“Fresh Christmas Trees” reads a snow-covered sign leading into Rodney Adams’ farm.
He doesn’t need the sign.
Nearly everyone in the Scottsbluff, Nebraska, community comes to the Adams family farm for their trees. And they know the way, because local families bring their children there in the Fall to pick pumpkins, explore corn mazes and take hay rides.
“Everybody gets to pick their own pumpkins and we have craft fairs and bounce houses,” he said. “Families can be out here for two or three hours doing everything… It started out just to help our kids go through college and it grew from there. Now the community expects it and it’s a lot of fun. It’s a lot of work but a lot of fun.”
The fact that Adams has time to entertain the town is amazing.
Fall is harvest season. Adams, 64, and his son, who farms with him, are working around the clock to dig sugarbeets out of the ground before the freeze sets in. If they’re delayed, there won’t be enough to feed the Western Sugar Cooperative factory located less than a mile away.
And that affects the whole community. Western is the area’s second biggest employer, next to the hospital, employing between 300 and 400 people depending on the time of year.
“It would be hard for me to imagine what this community would be like without sugar, without the industry,” said Tracey Bentley, the factory’s processing manager. “The number of jobs that people would no longer have…and then how that trickles down to everyone else. The people in the restaurants. The stores. The hospitals. The schools.”
The factory is really humming this time of year as workers prepare for a busy Easter sales season.
Machines load frozen beets from an enormous outdoor pile onto 18-wheelers, where they are whisked to a conveyor belt that takes them to be cleaned, sliced, and cooked to extract pure sugar. The pulp that’s left over is then taken to local ranches to feed cattle wandering snowy pastures.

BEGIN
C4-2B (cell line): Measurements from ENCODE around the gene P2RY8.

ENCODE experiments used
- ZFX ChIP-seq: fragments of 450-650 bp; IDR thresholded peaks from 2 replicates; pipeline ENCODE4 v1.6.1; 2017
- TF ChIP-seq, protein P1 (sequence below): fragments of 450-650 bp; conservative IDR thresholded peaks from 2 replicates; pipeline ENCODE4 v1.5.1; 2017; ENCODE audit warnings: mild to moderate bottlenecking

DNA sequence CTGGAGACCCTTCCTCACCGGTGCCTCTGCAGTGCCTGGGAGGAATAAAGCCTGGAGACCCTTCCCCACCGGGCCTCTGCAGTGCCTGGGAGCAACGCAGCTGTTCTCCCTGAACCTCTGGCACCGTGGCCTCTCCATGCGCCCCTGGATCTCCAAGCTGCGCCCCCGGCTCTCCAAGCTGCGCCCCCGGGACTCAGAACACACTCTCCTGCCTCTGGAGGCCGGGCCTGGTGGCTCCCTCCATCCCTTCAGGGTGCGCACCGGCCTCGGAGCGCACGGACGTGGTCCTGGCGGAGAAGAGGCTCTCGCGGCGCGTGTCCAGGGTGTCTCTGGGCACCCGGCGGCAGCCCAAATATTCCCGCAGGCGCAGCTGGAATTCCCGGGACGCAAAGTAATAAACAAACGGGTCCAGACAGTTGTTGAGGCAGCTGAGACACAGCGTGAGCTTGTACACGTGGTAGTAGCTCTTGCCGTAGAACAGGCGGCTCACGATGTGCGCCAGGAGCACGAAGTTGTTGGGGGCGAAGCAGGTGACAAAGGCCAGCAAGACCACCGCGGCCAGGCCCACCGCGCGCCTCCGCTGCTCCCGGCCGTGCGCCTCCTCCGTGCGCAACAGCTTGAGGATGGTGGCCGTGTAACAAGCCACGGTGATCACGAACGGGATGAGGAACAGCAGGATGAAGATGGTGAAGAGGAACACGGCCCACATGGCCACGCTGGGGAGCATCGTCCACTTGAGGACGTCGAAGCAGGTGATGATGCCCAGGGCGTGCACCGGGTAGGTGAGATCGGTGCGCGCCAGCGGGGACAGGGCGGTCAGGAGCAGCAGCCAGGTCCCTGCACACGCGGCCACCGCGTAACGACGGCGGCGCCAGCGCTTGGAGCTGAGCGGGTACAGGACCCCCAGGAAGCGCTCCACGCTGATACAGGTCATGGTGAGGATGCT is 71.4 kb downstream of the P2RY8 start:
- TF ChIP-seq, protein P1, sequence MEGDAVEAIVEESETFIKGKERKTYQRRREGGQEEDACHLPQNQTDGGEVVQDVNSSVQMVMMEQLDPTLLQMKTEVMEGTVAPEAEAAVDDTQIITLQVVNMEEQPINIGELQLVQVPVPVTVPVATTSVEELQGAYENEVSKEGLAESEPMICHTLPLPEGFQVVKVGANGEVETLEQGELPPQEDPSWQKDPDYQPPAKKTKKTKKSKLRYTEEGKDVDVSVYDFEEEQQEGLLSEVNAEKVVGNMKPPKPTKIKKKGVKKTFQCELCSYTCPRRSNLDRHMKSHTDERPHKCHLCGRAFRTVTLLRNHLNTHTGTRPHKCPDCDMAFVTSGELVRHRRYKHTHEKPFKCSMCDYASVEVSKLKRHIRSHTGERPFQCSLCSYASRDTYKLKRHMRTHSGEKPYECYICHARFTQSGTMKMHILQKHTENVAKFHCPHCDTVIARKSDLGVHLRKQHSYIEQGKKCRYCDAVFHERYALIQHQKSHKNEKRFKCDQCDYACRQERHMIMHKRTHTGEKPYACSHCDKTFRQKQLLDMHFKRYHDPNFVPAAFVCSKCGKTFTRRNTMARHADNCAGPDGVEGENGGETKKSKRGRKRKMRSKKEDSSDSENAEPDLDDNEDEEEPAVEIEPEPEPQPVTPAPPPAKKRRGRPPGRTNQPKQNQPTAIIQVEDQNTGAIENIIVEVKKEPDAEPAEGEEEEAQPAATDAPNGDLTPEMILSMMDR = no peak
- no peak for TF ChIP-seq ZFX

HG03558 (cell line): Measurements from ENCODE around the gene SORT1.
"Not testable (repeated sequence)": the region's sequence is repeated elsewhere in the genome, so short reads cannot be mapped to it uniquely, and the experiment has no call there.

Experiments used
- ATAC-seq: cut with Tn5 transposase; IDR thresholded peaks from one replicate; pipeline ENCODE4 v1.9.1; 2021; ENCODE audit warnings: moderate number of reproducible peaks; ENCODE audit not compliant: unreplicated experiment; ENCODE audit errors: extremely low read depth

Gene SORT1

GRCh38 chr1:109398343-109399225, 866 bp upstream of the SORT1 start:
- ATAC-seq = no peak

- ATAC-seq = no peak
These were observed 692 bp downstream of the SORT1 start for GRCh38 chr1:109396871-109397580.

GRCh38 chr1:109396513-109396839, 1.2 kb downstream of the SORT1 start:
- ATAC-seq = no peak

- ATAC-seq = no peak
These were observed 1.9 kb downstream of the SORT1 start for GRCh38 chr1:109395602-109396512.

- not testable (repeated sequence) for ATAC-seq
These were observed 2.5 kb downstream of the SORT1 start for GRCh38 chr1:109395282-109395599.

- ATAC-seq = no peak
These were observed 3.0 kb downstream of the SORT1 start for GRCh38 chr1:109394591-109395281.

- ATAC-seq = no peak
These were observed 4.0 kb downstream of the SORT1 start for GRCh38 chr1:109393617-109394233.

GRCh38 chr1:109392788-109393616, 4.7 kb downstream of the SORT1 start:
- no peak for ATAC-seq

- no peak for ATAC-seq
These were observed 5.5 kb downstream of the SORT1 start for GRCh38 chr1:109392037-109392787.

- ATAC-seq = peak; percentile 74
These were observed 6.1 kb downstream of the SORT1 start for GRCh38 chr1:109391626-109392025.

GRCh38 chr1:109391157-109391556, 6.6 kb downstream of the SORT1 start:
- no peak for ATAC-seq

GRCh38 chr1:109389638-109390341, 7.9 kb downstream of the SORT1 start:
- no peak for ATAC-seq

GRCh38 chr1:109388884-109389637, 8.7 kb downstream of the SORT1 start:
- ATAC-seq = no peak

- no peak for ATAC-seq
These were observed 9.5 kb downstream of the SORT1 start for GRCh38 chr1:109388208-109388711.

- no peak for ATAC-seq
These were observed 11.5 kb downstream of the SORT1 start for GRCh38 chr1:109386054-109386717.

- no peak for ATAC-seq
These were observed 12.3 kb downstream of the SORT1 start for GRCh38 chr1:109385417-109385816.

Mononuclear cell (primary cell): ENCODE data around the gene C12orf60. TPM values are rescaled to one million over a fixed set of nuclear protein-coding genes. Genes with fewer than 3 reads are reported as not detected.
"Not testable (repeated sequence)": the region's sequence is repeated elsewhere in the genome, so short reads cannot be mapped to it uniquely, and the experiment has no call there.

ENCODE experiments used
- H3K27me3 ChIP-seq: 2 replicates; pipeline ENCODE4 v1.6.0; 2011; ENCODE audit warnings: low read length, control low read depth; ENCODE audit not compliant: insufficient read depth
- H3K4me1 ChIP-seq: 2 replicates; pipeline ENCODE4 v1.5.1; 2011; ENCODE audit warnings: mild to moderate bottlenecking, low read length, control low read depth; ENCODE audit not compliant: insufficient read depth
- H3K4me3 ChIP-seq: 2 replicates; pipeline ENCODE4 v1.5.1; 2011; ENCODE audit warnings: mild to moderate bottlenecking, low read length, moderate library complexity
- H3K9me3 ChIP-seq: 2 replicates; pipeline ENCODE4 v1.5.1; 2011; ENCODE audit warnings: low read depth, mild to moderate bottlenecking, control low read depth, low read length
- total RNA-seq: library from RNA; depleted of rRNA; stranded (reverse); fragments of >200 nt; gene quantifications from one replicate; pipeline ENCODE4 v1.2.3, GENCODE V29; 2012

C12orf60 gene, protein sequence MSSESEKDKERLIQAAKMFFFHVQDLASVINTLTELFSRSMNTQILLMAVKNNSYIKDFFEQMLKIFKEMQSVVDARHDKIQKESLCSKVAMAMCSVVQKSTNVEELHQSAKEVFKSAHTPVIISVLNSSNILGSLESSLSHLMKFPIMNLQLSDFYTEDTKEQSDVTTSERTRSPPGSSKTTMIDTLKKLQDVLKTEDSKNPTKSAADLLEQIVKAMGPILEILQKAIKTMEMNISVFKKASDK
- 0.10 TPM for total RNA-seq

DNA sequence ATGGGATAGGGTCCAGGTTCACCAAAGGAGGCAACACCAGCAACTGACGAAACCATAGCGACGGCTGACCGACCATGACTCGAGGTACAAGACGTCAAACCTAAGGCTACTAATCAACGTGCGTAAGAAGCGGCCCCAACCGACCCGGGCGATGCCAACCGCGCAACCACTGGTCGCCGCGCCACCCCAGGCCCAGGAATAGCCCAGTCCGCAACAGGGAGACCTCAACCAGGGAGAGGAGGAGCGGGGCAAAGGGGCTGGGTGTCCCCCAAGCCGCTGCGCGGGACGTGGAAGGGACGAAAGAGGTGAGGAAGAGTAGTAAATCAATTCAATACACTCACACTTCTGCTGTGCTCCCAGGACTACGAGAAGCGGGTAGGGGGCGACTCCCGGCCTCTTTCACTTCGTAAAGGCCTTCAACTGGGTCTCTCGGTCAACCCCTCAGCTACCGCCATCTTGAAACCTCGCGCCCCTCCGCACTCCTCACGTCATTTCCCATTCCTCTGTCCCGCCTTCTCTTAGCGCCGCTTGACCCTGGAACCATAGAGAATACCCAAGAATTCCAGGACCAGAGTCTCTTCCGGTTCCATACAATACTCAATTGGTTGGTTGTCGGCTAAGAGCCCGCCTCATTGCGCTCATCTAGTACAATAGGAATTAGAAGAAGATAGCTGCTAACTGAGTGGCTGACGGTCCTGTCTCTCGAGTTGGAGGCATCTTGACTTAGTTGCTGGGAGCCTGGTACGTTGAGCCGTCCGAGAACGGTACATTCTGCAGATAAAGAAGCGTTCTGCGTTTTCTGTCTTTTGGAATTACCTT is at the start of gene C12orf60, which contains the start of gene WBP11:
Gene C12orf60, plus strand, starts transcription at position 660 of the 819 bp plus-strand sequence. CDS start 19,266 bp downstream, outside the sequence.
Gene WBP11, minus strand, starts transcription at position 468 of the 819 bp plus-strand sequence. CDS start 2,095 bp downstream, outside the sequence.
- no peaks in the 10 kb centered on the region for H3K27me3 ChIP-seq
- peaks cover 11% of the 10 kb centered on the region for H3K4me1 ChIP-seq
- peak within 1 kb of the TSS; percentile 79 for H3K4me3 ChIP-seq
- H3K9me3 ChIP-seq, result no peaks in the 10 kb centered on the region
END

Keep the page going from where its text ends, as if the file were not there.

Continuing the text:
Nothing goes to waste, Bentley explains.
Things are a little slower on Rodney’s farm. His beets are harvested, his fields are too frozen to tend and he has time to mend machinery that will help with the next crop. He also has time to think and plan for the future.
Unfortunately, that brings him some trepidation. Sugar prices tanked when Mexico broke U.S. trade law and flooded the market with subsidized imports years ago. While that problem has been addressed, he says the aftereffects are still lingering.
“Sugar is at break-even or less right now so it’s made it difficult,” he said.
Adams, a fourth-generation farmer, said he’s hanging on by his fingernails. Meanwhile, some of his neighbors are leaving the sugar business altogether. Because the area’s farmers cooperatively own the local sugar factory, the pain of one sugar farm is felt by all.
Adams and his colleagues from hours away discussed the economic stress at a recent meeting of Nebraska sugarbeet farmers, which was held at the Gering Civic Center. Though folks were happy to reconnect with neighbors, few were in high spirits.
The mood turned even more sour as farmers learned of legislative attempts by large food manufacturers to flood the U.S. market with more subsidized imports to drive prices lower.
“We’ve got families right now that are going out of business. And we’ve got farmers who are having to sell assets to continue to grow sugarbeets,” Adams explained. “But we can only do this for so long. We’re as efficient as we can be. We’ve cut to the barebones now. And we do need help to keep this sugar business alive.”
Two area farmers recently flew to Washington, D .C., to deliver that exact message to lawmakers who may be unaware of the gravity their Farm Bill vote carries.
Folks in Scottsbluff are hopeful these beet emissaries will be successful. The future of the town literally depends on it.
“Beets are the community, basically,” Adams said. “If we took beets out of this community, it would be devastating.”